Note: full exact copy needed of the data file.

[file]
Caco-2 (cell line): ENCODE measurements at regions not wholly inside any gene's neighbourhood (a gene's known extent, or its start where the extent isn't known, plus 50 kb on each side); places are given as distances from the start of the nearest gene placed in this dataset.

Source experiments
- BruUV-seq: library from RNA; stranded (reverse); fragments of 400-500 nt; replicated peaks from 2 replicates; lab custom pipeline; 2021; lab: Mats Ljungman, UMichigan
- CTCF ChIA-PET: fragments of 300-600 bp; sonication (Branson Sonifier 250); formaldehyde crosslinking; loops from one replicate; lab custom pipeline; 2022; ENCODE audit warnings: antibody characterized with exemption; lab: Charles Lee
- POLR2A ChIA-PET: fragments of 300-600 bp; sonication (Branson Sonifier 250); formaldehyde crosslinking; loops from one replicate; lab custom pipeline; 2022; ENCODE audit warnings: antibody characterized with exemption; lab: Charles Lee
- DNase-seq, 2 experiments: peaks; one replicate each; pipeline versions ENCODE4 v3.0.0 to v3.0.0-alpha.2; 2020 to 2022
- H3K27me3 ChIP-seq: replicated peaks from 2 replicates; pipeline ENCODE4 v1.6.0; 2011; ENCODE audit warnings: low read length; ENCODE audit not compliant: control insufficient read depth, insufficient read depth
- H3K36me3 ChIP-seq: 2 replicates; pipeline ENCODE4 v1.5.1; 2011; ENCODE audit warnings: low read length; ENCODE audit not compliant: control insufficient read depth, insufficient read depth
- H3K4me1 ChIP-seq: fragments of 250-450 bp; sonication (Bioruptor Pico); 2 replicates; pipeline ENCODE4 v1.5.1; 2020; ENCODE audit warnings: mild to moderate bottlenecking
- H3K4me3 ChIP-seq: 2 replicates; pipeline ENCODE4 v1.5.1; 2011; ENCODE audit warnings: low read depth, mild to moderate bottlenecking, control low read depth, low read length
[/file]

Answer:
Caco-2 (cell line): ENCODE measurements at regions not wholly inside any gene's neighbourhood (a gene's known extent, or its start where the extent isn't known, plus 50 kb on each side); places are given as distances from the start of the nearest gene placed in this dataset.

Source experiments
- BruUV-seq: library from RNA; stranded (reverse); fragments of 400-500 nt; replicated peaks from 2 replicates; lab custom pipeline; 2021; lab: Mats Ljungman, UMichigan
- CTCF ChIA-PET: fragments of 300-600 bp; sonication (Branson Sonifier 250); formaldehyde crosslinking; loops from one replicate; lab custom pipeline; 2022; ENCODE audit warnings: antibody characterized with exemption; lab: Charles Lee
- POLR2A ChIA-PET: fragments of 300-600 bp; sonication (Branson Sonifier 250); formaldehyde crosslinking; loops from one replicate; lab custom pipeline; 2022; ENCODE audit warnings: antibody characterized with exemption; lab: Charles Lee
- DNase-seq, 2 experiments: peaks; one replicate each; pipeline versions ENCODE4 v3.0.0 to v3.0.0-alpha.2; 2020 to 2022
- H3K27me3 ChIP-seq: replicated peaks from 2 replicates; pipeline ENCODE4 v1.6.0; 2011; ENCODE audit warnings: low read length; ENCODE audit not compliant: control insufficient read depth, insufficient read depth
- H3K36me3 ChIP-seq: 2 replicates; pipeline ENCODE4 v1.5.1; 2011; ENCODE audit warnings: low read length; ENCODE audit not compliant: control insufficient read depth, insufficient read depth
- H3K4me1 ChIP-seq: fragments of 250-450 bp; sonication (Bioruptor Pico); 2 replicates; pipeline ENCODE4 v1.5.1; 2020; ENCODE audit warnings: mild to moderate bottlenecking
- H3K4me3 ChIP-seq: 2 replicates; pipeline ENCODE4 v1.5.1; 2011; ENCODE audit warnings: low read depth, mild to moderate bottlenecking, control low read depth, low read length